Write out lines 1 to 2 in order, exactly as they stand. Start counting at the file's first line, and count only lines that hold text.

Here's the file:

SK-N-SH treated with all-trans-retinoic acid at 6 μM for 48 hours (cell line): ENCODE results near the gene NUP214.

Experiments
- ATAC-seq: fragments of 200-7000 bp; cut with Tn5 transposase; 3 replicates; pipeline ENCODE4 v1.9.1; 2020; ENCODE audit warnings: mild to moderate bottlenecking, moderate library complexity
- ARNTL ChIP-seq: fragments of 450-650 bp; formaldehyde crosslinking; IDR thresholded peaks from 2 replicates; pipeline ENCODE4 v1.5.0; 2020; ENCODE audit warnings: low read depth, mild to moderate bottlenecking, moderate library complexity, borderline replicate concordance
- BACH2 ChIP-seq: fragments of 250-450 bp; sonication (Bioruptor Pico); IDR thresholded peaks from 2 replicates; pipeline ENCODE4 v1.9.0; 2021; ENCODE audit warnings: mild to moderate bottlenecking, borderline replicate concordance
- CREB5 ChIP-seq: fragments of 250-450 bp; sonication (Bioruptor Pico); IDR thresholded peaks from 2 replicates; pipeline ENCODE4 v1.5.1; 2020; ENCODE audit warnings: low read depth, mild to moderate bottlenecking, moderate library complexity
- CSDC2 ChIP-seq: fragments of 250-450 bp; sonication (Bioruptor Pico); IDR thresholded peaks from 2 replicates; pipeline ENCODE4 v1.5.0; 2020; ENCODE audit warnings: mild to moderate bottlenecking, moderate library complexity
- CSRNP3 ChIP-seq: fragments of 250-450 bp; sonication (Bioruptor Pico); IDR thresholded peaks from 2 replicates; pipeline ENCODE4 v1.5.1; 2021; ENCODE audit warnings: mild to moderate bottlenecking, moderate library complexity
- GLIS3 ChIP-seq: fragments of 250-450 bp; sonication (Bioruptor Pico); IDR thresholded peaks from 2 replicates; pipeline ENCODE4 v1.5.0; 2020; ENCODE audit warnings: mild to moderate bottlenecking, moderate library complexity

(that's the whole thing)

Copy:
SK-N-SH treated with all-trans-retinoic acid at 6 μM for 48 hours (cell line): ENCODE results near the gene NUP214.

Experiments